• Current IPCC forecasts are for a rise of about 1 1/2 feet, and other forecasts are lower [ see the Figure ].

In spite of lowered forecasts and recognized uncertainties, apocalyptic predictions continue. For example, the Environmental Defense Fund and the Smithsonian Institution sponsored a touring exhibit at museums around the nation concerning the effects of global warming. One display in the exhibit showed the Washington Monument awash in a rising sea.

The Smithsonian and EDF researchers later reported that "by 2075 A.D. we could expect a 4-to-24 inch sea level rise. This rise, along with a major storm surge, would nearly encircle the Washington Monument." However, a major storm, such as a Level IV hurricane, has a surge of 13 to 18 feet which would flood the monument whether or not sea levels are rising due to global warming.

How Much Rise in the Next Century? As mentioned above, sea levels have risen about 400 feet since the last Ice Age - without any human-caused climate change. If all the earth's frozen water melted, scientists say sea levels could rise about another 275 feet. The IPCC forecast, assuming a 4.5 degree F. temperature rise as a result of doubling the concentration of greenhouse gas, raises sea levels 19 inches - hardly an apocalyptic event. Even the 19-inch forecast is uncertain, with other forecasts showing a somewhat lesser rise. For example, an Environmental Protection Agency study forecasts a rise of approximately 13 inches. And recent reports of what many consider to be the best computer models indicate a rise of about 3.1 degrees F. with a sea level rise of approximately eight inches.

The Current State of the Science. While there is general agreement that the earth has seen a modest amount of surface warming over the past century - and thus an unsurprising sea level rise - a critical question remains: What fraction of the observed warming is due to nature and what to human causes? Until human-caused warming can be distinguished from natural climate variability, we risk wasting vast amounts of resources by signing global warming treaties prematurely.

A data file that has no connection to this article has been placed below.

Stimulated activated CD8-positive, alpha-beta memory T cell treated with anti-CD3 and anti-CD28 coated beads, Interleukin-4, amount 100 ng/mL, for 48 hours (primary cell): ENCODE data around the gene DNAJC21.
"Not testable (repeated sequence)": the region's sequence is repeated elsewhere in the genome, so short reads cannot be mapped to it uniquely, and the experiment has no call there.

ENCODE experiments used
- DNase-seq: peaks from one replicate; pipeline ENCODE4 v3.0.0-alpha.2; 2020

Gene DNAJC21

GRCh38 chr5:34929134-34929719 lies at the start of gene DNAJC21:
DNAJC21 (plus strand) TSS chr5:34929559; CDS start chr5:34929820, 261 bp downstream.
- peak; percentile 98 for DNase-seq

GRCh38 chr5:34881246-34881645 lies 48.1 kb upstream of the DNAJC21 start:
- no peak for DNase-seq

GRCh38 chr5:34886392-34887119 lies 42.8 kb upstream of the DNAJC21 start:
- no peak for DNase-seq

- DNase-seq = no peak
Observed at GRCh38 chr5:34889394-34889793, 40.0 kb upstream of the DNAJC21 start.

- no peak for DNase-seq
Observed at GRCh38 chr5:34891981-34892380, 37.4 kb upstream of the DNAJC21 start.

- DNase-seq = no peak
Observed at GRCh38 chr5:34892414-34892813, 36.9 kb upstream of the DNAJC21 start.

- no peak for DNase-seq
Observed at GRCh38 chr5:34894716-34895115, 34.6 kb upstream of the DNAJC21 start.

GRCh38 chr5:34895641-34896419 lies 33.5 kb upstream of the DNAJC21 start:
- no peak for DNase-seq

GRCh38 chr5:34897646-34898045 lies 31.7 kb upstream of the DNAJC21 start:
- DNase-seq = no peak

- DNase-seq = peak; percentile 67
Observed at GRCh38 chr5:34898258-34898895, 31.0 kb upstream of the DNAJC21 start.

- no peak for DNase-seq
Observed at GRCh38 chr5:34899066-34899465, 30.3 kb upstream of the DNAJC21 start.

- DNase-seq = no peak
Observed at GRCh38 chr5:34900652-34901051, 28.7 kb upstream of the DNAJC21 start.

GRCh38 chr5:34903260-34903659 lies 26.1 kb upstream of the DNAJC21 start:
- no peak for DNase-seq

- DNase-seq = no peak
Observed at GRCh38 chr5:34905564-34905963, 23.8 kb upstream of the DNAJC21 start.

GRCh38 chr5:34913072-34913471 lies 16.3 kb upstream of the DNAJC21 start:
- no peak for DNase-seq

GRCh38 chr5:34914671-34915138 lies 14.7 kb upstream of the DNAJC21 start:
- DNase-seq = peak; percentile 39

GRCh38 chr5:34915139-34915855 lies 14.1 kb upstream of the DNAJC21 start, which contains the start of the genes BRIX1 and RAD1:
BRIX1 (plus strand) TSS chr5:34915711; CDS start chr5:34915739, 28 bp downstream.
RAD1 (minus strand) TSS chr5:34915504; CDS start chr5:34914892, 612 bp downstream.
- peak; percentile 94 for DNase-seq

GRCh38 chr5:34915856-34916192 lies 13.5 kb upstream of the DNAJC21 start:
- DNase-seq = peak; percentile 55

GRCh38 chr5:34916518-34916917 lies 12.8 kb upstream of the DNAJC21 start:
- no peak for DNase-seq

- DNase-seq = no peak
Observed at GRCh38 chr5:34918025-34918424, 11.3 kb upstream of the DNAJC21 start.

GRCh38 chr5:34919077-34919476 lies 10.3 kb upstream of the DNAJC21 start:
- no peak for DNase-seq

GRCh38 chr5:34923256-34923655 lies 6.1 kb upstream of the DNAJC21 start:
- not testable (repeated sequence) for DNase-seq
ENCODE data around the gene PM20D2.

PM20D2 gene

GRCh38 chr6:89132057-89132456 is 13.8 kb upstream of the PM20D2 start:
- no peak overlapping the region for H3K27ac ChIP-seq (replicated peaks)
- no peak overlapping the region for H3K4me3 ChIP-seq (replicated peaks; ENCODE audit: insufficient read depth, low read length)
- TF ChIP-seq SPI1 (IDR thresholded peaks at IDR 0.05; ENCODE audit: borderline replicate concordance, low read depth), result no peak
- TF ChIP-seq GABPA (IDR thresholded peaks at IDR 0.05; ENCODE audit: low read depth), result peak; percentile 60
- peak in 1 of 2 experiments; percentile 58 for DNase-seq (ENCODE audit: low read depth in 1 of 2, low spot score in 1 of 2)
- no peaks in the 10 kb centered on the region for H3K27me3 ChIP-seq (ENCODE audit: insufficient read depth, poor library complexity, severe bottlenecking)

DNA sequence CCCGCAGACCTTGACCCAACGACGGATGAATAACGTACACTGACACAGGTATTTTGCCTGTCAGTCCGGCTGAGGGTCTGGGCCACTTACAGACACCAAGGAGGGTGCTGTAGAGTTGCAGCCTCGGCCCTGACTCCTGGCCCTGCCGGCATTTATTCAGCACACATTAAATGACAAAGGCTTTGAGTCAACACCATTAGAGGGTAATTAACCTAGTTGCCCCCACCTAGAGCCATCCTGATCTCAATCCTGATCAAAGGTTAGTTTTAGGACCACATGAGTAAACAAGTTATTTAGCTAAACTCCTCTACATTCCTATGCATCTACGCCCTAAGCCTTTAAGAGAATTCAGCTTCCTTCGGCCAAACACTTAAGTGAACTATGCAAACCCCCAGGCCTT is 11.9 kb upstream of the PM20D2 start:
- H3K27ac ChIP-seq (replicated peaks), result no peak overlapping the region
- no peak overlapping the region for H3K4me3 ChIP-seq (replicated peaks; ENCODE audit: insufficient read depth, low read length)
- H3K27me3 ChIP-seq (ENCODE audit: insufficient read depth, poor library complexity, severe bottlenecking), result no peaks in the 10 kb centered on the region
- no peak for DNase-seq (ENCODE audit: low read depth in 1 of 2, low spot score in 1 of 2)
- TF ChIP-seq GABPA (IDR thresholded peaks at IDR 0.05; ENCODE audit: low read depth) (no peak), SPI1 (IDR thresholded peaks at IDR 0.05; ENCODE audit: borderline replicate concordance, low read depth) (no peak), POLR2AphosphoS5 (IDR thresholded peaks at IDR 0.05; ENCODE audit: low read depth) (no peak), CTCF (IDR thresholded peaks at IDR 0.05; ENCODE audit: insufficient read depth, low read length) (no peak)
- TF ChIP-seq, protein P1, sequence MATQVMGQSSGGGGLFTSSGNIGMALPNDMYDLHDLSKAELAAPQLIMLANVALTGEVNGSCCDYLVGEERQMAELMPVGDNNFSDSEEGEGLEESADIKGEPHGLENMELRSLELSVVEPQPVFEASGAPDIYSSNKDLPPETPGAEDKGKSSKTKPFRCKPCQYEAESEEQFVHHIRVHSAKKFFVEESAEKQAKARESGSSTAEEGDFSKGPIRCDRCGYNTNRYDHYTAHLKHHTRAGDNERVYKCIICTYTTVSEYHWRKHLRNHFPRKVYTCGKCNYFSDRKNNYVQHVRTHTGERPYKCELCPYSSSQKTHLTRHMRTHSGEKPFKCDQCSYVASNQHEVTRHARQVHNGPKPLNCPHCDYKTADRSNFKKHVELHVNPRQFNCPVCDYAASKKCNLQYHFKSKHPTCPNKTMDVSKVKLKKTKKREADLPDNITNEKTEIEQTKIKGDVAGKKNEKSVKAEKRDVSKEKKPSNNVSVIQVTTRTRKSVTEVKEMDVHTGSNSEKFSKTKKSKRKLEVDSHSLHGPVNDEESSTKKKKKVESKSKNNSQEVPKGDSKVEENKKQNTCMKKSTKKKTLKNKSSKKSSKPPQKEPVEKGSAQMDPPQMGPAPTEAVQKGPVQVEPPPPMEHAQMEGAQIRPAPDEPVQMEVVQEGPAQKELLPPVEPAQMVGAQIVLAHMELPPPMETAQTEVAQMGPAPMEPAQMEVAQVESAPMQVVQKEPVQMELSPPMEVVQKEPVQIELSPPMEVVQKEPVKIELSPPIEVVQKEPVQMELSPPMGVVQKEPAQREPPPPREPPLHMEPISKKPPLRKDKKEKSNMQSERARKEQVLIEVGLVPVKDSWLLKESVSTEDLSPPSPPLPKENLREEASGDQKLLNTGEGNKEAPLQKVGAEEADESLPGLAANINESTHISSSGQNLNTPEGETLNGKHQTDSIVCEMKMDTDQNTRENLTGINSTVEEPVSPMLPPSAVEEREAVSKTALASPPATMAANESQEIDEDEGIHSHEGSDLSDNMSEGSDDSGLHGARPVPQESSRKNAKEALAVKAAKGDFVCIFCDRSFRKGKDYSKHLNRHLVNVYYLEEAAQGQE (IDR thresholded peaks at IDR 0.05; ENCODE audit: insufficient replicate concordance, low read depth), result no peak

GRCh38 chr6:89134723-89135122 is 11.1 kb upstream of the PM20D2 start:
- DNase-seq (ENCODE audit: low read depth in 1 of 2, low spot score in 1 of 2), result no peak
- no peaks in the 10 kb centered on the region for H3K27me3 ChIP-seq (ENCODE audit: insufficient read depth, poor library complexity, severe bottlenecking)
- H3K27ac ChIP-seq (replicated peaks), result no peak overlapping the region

In light of scientific uncertainties, politicians are being unrealistic when they insist "the science is settled." It is not clear that humans are causing rising sea levels. It is even less clear what we could do to slow sea level rise.

There are legitimate reasons to be concerned about sea level rise for several areas. These include low-lying island nations and coastal areas subject to subsidence or beach erosion. These concerns should not be minimized, but more research is warranted before precipitous action is taken. This is especially true since signing the Kyoto Treaty could produce significant economic and environmental harm without any clear environmental benefits. In the meantime, regions that are considered vulnerable need to manage their affairs with an expectation that sea level will rise by 1-2 feet over the next century. This could mean no additional efforts in some areas and possibly building or strengthening sea walls or dikes in other areas. It could also mean developing strong disincentives for living along the coast and even to relocating very vulnerable populations, such as those in Papua, New Guinea, who were devastated by the recent tsunami.

This Brief Analysis was prepared by Gerald T. Westbrook, the principal at TSBV Consultants, Houston. This is a modified version of a paper presented at the 1998 Offshore Technology Conference in Houston, Texas, May 4-7, 1998, entitled, "The Incredible Story of the World's Oceans - Will Global Warming Have an Impact?" The original paper is copyrighted by the Offshore Technology Conference.